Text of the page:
Police ‘treasure trove’ opens up history online

Community Constable Paul McGlashan pictured with 'Pc Murdoch'
Community Constable Paul McGlashan pictured with 'Pc Murdoch'

Police archives in Fife stretching back 140 years have gone online and to mark the occasion, the Kingdom’s most famous ‘policeman’ took advantage of an open day to look over the historical treasure trove.

‘PC Murdoch’, the famous cartoon character from the Sunday Post’s ‘Oor Wullie’ comic strip was based on Kincardine policeman, PC (later Sergeant) Sandy Marnoch. A cartoon replica guarded the archives at Markinch while members of the public, including his modern-day counterpart, Community Constable Paul McGlashan viewed the records.

The historical records were transferred to the Fife Council archives in 2002 and contain the service records of police officers who joined the Dunfermline City force between 1874 and 1913, the Burgh of Kirkcaldy force between 1877 and 1948 and the county force between 1858 and 1950.

Fife Council staff and volunteers have now completed a name index to the registers of police officers and this is now online at www.fifedirect.org.uk/archives which will make it much easier for family historians to track down records of police ancestors.

One of those who served in the local constabulary during the Second World War was Dudley D Watkins, the author and cartoonist who created ‘Oor Wullie’ and ‘The Broons’. During his time as a war reserve constable, Watkins worked in Kincardine alongside PC Marnoch, who was a legendary character in the town, tipping the scales at 21 stones and allegedly taking no nonsense from the local population.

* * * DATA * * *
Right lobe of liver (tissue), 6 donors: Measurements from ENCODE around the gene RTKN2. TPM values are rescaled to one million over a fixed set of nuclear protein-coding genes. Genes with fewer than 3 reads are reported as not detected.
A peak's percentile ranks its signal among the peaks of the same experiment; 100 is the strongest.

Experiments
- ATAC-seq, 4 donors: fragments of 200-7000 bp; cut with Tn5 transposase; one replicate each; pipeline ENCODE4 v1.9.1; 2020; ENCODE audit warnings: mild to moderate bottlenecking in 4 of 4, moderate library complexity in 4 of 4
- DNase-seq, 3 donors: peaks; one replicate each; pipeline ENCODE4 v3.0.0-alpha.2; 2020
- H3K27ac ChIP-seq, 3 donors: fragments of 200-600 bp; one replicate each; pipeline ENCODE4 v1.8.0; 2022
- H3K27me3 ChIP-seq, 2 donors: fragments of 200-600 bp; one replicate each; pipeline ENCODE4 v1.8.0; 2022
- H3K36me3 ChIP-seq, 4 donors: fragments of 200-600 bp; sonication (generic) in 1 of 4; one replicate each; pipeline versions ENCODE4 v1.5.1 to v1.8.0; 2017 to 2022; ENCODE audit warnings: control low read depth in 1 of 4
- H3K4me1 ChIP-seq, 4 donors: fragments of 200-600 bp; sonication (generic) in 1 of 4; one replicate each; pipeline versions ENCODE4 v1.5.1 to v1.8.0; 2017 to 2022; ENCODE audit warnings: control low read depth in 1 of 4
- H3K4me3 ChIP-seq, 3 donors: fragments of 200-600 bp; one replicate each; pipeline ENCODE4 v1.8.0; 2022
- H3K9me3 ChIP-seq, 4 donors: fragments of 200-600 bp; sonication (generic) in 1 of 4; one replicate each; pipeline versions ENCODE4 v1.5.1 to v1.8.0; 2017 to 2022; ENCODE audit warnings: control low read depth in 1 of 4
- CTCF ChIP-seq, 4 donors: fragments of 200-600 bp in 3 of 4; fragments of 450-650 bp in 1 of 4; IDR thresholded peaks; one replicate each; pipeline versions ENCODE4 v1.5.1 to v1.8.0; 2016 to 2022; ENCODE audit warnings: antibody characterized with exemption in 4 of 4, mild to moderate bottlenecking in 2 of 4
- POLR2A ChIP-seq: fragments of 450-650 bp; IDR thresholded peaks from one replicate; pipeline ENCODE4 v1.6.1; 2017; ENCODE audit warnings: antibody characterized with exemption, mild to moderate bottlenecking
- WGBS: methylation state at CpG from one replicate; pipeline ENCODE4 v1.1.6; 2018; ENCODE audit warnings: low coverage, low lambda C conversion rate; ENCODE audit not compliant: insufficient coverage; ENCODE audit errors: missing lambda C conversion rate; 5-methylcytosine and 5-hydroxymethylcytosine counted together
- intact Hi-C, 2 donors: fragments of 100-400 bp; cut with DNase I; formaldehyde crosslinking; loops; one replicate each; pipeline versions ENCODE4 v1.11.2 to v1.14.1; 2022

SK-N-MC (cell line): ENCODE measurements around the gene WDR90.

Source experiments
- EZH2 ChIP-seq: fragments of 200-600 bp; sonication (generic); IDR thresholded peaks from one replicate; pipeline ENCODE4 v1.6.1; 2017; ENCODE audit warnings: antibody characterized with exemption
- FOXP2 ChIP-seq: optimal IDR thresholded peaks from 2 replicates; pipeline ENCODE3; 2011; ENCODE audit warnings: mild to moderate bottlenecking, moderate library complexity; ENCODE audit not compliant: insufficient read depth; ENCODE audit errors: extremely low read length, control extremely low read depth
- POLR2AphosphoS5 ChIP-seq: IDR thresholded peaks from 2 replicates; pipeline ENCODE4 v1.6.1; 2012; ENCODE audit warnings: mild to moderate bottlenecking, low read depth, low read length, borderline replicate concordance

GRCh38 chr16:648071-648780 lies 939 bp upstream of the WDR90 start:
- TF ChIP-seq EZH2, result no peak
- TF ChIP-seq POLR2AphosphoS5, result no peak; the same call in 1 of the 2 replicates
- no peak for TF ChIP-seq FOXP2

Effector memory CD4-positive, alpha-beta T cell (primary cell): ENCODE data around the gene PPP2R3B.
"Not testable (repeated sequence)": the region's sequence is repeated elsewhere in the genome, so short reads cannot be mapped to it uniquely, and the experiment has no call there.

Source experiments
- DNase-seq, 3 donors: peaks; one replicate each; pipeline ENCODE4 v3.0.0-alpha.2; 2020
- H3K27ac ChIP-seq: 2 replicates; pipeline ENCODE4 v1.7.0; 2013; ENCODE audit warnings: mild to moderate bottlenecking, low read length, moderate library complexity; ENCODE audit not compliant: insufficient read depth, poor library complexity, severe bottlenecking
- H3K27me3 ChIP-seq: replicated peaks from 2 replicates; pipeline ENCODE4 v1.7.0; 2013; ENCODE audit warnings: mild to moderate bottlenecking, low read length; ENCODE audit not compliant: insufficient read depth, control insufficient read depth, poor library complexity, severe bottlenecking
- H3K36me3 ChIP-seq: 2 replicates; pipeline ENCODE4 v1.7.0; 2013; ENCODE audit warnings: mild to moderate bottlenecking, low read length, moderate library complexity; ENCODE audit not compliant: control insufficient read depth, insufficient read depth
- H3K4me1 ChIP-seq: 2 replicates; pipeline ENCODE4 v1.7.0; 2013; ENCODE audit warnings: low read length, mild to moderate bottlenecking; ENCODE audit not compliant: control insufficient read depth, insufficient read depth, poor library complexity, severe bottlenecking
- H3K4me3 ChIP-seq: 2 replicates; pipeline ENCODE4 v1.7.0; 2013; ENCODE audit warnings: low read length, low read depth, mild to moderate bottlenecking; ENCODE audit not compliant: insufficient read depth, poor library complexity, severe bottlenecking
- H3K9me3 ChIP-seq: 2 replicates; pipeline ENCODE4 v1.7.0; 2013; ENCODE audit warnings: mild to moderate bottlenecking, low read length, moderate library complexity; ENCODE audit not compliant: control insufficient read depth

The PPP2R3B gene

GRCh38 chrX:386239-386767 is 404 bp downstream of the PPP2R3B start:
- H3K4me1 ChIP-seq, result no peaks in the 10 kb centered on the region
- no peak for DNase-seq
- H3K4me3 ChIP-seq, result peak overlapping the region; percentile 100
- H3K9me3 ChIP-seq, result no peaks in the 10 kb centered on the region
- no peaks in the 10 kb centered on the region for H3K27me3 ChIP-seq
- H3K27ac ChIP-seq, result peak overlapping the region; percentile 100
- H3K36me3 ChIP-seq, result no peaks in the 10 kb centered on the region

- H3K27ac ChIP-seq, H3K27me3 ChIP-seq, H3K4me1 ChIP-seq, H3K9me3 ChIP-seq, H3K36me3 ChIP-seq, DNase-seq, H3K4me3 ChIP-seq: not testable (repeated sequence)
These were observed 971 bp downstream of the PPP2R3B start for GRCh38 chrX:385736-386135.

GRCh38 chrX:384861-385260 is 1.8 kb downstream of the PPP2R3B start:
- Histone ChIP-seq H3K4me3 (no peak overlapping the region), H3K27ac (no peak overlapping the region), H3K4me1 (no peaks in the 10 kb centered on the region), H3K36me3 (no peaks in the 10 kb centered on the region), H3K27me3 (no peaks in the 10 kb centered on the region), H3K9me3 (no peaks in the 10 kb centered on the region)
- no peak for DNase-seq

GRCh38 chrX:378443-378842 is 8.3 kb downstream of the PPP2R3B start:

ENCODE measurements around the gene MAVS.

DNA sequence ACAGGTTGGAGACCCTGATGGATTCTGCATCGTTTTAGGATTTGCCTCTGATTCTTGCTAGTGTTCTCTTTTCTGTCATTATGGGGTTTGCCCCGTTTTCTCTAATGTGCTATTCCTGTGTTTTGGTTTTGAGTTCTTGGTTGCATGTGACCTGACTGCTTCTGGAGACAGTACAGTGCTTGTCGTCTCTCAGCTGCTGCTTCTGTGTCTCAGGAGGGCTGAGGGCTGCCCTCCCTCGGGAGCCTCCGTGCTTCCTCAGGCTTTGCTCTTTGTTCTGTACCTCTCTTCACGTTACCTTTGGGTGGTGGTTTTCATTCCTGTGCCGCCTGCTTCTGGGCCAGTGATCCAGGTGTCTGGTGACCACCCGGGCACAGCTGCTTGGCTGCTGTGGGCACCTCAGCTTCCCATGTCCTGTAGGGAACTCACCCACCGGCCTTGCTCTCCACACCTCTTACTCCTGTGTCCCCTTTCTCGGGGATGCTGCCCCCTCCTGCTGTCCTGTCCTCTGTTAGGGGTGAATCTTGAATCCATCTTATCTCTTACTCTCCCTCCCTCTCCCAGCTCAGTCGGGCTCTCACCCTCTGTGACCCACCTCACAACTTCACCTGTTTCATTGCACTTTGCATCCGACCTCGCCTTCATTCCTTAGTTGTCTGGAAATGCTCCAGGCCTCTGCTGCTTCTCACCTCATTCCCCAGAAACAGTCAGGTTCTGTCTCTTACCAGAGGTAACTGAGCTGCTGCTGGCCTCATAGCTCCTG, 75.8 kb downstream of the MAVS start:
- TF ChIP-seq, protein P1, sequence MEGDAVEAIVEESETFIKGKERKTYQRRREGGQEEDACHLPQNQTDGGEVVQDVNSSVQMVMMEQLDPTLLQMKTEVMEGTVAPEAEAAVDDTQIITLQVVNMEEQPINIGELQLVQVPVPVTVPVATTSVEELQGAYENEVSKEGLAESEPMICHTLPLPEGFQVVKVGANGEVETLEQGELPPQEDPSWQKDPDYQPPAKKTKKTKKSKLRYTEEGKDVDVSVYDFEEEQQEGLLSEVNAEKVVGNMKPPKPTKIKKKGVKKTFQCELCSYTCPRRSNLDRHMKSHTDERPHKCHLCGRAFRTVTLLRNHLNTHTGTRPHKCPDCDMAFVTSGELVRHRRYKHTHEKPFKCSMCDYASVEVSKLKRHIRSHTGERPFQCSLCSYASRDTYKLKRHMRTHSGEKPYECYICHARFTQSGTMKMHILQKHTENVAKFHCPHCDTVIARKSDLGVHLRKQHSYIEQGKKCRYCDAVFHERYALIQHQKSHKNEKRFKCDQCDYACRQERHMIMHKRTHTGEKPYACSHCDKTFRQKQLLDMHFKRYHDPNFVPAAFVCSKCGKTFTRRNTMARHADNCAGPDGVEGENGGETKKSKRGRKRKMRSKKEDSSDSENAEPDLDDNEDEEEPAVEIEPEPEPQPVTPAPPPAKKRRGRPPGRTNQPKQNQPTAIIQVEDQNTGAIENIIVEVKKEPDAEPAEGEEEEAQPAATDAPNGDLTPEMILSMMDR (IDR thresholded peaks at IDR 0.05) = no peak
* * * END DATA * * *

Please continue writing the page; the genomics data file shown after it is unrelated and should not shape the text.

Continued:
Watkins based the character almost entirely on PC Marnoch, changing the name only slightly.

Constable Paul McGlashan said: “Fife Constabulary is committed to Taking Policing Closer to the Community and this initiative by the Council’s archivists helps us to do this by allowing local people to look at our historical records at the archives and also online. It was fascinating to see how policing has changed over the years and our community-led approach is very different to how our predecessors operated.”